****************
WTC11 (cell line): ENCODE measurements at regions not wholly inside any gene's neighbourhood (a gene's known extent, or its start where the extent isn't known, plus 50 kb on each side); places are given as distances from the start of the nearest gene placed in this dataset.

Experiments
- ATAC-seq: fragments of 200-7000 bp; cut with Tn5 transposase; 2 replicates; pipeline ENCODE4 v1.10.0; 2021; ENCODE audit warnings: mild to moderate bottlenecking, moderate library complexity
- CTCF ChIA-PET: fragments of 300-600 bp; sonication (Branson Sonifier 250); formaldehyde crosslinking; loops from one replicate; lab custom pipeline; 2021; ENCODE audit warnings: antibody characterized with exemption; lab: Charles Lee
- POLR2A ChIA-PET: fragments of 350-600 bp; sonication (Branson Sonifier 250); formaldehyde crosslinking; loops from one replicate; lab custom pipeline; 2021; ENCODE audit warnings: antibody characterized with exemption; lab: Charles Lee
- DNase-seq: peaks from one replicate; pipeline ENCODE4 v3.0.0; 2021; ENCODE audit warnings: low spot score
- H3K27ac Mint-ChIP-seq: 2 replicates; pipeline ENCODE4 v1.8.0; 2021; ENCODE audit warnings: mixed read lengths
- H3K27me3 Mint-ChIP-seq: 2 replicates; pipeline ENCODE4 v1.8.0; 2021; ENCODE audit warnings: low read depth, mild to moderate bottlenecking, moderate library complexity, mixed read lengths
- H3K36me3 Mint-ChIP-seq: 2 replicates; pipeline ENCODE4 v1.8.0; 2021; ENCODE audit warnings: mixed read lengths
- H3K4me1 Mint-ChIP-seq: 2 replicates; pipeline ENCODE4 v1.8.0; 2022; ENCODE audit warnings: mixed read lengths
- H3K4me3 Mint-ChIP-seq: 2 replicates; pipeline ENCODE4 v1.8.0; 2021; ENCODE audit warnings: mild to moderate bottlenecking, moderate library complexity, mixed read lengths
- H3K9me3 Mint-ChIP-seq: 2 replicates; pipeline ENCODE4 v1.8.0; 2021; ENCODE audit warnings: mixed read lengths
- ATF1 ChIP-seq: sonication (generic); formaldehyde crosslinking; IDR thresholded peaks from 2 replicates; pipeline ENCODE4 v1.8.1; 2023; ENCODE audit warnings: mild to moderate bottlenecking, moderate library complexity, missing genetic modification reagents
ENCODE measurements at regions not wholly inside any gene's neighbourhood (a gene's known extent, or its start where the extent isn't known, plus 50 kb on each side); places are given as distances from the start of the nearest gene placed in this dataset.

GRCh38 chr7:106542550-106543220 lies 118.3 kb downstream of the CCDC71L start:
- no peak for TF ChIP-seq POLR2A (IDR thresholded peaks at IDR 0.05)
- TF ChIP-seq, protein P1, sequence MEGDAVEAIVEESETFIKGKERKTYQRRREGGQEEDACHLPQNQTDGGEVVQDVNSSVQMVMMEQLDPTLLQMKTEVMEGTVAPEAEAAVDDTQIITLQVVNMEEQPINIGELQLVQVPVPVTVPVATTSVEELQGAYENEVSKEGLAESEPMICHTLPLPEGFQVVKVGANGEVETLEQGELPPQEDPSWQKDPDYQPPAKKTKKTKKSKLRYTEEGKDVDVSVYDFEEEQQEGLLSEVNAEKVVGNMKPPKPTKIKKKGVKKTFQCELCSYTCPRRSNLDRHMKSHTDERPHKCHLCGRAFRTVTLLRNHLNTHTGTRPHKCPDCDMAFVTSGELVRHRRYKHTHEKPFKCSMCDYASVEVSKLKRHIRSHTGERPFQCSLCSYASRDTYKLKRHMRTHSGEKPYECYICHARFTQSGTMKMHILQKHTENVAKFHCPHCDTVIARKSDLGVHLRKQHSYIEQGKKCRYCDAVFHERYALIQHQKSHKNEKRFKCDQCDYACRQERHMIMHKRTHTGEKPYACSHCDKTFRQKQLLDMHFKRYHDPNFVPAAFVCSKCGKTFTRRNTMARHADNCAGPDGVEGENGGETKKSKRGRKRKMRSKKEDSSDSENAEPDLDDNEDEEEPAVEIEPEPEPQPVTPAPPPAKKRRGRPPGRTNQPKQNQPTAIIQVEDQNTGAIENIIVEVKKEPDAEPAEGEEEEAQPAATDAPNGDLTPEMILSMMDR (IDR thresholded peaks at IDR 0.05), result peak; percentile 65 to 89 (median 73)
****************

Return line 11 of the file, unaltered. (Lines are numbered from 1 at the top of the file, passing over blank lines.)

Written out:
- H3K4me3 Mint-ChIP-seq: 2 replicates; pipeline ENCODE4 v1.8.0; 2021; ENCODE audit warnings: mild to moderate bottlenecking, moderate library complexity, mixed read lengths